Unfolding the life of Peter Gentenaar...
Born in 1946 in the Netherlands, Peter Gentenaar concerned himself with paper making, after his early works as a printmaker led him to the realisation that his engravings had such deep relief, that commercial paper could not fill keep up.
With the invention of the vacuum table in 1978, the Hollander beater for long fibers in 1991 and the handmade paper press in 1991, (Inhabitant, 2013), Gentenaar became fascinated by the manipulation of paper forms; “slowly I turned from a paper user into a paper and pulp maker and while doing so found endless amounts of new possibilities for shapes and forms of paper.” (Gentenaar and Torley, n.d).
Gentenaar’s inspiration lies in the work of other paper artists, along with his love for nature. He likens his sculptures to a delicate leaf in nature; “My inspiration is a bud, which, in spring, unfolds into a leaf. A compact folded form feeds itself with water and turns into a great spacious form. In autumn this leaf falls of the tree, the water evaporates and a small web of fibers curling around the spine is the end of this form.” (Geentenaar and Torley, n.d).
His works are truly remarkable in that they explore an alternative method of paper construction, offering us a different perspective of paper, and how it can be manipulated to take different forms. As art concerns itself with the interpretation and objective views, this is an important element to consider in teaching our students.
Gentenaar’s works are enthralling, and can be admired for their originality and vibrancy. We should share this appreciation with our students. Through the exploration of Gentenaar’s cultural background and artworks, individuals can engage in artistic analysis, and begin to make connections between artistic intentions and the factors that influence the various forms that artworks take.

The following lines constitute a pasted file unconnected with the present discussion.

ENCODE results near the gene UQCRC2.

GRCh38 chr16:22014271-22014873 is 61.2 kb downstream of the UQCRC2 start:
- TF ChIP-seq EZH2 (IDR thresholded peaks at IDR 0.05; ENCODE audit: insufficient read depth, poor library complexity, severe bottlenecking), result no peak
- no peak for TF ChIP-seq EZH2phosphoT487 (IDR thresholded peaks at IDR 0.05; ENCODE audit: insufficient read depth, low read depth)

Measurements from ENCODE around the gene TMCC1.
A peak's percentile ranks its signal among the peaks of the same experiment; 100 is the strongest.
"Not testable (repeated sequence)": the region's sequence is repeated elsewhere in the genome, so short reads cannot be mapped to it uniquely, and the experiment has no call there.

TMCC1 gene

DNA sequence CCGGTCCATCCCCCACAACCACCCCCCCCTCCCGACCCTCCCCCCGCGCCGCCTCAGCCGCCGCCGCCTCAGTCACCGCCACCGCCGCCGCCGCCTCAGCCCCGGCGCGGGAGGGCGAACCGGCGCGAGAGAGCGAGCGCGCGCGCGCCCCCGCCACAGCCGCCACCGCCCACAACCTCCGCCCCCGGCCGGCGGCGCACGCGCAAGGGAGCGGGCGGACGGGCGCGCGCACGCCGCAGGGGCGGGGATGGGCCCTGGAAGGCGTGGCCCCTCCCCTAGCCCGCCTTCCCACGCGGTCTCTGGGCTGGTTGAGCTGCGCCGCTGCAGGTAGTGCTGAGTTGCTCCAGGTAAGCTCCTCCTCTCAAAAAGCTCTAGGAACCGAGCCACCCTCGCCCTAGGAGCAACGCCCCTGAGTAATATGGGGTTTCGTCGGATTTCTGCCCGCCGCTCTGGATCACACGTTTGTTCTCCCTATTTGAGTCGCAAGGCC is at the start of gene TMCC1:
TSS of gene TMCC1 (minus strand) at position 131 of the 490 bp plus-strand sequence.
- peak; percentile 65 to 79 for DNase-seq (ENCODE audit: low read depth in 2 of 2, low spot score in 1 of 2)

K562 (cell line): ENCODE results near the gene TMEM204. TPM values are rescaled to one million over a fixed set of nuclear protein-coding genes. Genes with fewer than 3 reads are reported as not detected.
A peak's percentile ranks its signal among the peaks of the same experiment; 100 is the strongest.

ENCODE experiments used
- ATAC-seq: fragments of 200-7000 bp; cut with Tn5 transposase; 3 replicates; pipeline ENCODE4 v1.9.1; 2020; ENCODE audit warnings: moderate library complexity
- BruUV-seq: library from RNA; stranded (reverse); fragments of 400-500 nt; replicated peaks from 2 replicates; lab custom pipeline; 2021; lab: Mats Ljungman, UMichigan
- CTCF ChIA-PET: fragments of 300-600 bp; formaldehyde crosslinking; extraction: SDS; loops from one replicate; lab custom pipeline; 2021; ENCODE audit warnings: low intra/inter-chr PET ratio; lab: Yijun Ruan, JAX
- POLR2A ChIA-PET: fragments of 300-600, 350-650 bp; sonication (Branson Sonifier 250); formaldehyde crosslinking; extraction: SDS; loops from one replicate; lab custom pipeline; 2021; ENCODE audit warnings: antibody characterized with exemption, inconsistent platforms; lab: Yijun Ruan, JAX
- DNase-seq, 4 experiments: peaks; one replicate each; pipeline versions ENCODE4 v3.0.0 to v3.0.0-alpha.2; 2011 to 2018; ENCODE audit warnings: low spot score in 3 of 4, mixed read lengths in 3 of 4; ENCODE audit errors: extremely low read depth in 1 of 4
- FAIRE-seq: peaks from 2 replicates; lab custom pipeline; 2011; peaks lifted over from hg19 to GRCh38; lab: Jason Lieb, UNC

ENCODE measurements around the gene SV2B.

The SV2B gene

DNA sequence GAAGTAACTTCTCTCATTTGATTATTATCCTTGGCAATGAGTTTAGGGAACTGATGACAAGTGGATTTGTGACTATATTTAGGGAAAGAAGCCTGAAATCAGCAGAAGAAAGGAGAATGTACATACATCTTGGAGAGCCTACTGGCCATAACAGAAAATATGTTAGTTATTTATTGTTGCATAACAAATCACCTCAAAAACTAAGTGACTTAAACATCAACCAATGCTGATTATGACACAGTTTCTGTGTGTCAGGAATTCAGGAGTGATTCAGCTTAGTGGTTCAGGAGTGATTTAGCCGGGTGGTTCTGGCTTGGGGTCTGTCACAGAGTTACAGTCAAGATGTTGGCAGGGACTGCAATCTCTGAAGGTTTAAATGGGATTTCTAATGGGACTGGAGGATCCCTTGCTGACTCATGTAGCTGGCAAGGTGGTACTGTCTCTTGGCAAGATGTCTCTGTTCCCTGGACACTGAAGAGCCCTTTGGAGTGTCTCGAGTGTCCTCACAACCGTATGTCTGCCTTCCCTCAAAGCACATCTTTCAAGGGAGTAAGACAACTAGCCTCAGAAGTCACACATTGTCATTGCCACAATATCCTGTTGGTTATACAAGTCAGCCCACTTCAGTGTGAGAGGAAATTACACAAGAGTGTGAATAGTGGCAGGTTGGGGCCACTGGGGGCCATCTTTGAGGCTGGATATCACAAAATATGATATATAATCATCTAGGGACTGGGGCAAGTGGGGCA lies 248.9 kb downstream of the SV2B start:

Gentenaar has experimented with the formation of leaves and the beauty of nature, and in fact nature is a guiding influence that shapes the majority of his works. Gentenaar remarks; "In my artwork, I bring my love of nature, its materials and my fascination with technique together.” (Gentenaar and Torley, n.d).
He uses bamboo structures as supports in creating paper, to mirror the spine of a leaf, incorporating other basic forms (triangles, squares) to show the distinct effect of prolonged drying of the pulp. The paint used can bleed into the pulp, giving the sculpture a glazed look. The bold dyes that are added to the pigments and fibers during the paper making create a beautiful display of colours that will engage students, making them excited to learn, and produce their own paper sculptures.
In investigating the works of Gentenaar, students will:
-Develop an understanding of how paper is made
-Develop an understanding of how paper can be manipulated to take different forms
-Analyse the effect of culture and personal experience in the expression of art
-Interpret the features of an art work and focus on different elements, considering the process involved in its production, not just the product (students will engage in ‘Learning to see, seeing to learn’ practises).
Produced by: Kasey Edema. 2013. Copyright.